When running a business, you’re always making sure that you’re doing everything by the book to ensure you’re creating a safe and professional environment for your employees, and a trustworthy and reliable service to your customers. But when your business is falsely accused of tax evasion, that can all come crashing down. Here’s what you can do to protect your business and come out unscathed.
What happens if my business is accused of tax evasion?
Tax evasion is a serious crime and you could go to prison if you are found guilty. Prison sentences may last up to seven years or you might be ordered to pay a very large fine which could lead to bankruptcy. This is why it is important to act straight away. Follow these steps to take action:
Ensure your accusation isn’t a scam
Ill-intentioned criminals set up scams surrounding tax fraud in order to get you to pay them large sums of money. First and foremost, it’s important to make sure you are not the victim of a scam. Unfortunately, there are many fraudulent emails, text messages, and phone calls made in order to take advantage of your and steal your money. Gov.uk is a great resources which is filled with professional advice on how to detect ‘HMRC related phishing emails, suspicious phone calls and texts’.
Some of these tips include always staying wary and making sure you avoid clicking on any links within the email and providing as few personal details as possible during phone conversations. When talking on the phone, avoid saying ‘yes’ or agreeing to anything unless you are absolutely sure that the call isn’t a scam. If you’re unsure whether an email, phone call or text is legitimate, you can also call HRMC directly and ask them to check their records.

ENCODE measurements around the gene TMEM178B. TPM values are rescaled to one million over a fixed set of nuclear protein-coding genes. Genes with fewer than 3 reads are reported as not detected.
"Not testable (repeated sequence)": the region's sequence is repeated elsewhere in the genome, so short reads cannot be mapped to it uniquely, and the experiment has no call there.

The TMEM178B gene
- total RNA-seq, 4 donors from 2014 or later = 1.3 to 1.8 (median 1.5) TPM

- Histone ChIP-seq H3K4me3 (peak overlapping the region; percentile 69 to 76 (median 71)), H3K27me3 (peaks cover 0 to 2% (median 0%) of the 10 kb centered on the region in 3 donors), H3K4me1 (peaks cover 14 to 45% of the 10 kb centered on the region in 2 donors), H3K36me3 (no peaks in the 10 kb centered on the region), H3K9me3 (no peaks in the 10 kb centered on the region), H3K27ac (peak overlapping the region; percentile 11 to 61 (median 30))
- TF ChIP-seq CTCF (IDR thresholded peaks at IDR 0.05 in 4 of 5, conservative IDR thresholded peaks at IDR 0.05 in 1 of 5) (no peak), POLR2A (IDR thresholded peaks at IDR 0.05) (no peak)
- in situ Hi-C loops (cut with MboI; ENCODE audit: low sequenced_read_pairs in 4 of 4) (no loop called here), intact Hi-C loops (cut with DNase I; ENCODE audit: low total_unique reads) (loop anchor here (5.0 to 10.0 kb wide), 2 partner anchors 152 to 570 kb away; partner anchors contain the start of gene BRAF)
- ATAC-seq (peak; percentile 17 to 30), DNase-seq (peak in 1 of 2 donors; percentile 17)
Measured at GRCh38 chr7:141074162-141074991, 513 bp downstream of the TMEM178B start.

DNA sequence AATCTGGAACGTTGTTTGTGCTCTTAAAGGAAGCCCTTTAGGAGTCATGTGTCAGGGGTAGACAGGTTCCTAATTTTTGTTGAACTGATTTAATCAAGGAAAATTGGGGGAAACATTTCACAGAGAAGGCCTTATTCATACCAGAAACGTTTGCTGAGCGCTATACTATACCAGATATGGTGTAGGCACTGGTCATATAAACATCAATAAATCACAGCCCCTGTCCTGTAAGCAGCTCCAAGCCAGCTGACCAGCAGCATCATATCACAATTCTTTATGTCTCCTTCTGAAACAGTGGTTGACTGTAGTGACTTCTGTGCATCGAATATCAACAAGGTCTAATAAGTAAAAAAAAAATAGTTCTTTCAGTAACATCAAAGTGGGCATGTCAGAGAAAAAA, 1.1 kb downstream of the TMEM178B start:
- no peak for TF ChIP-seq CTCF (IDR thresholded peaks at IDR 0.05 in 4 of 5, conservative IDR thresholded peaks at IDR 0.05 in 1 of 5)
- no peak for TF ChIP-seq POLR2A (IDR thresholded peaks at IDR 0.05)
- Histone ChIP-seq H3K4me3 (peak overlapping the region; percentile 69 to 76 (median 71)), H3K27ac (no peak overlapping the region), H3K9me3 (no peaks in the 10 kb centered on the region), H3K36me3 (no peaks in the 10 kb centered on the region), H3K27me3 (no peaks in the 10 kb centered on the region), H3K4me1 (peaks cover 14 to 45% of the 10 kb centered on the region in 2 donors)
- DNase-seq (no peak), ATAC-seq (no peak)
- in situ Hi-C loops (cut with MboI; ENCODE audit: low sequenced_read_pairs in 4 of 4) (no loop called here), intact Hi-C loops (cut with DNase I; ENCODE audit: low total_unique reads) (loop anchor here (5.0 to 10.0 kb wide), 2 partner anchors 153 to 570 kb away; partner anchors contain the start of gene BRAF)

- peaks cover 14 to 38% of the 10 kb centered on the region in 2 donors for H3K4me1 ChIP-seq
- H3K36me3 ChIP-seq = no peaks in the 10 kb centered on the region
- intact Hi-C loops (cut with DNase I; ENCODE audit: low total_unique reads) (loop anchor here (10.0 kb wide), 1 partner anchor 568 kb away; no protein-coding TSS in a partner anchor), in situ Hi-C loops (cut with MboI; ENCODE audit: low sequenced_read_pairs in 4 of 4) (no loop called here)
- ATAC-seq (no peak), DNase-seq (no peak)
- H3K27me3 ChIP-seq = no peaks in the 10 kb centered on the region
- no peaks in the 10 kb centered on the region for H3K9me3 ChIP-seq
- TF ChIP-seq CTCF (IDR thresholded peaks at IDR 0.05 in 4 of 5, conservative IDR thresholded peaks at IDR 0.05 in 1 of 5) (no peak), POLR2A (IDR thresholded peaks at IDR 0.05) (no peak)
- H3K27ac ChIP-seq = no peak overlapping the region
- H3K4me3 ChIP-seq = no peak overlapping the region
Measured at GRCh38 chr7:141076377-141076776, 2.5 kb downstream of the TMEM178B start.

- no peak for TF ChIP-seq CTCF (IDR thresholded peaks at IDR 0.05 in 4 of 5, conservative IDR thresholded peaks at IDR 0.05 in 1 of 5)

Getting immediate legal guidance and advice
Tax evasion doesn’t necessarily mean that you are guilty. Sometimes an accountant may have missed payments without your knowledge or another situation outside of your control occurred. No matter the reason, it’s very important to seek professional legal guidance and advice immediately, even before answering any letters by HMRC. ‘White collar’ lawyers are specialised and usually have a lot of experience helping business get through this phase.
Looking to see what might have gone wrong
Before jumping to conclusions, be sure to look carefully for errors in all tax returns and accounting. You may trust someone in the company to do this for you but looking over them yourself as well will increase your chances of identifying and rectifying the mistake quickly. Unfortunately, when a lot of money is involved, people who you think are trustworthy may turn against you and look to benefit themselves, so be very careful and approach the situation with healthy suspicion.
Keeping calm and level-headed
Despite the severity of the situation recognise that you can’t control everything and try to stay as calm as possible. People react to stress in different ways, so handle this the way that works best for you. Remember that there could be serious consequences, but when things are approached in a calm and collected way, it’s much easier to spot mistakes and come out of the other side having learnt and grown. If you know that you haven’t done anything wrong, odds are that everything will work out fine in the end, so stay objective and proceed step by step.
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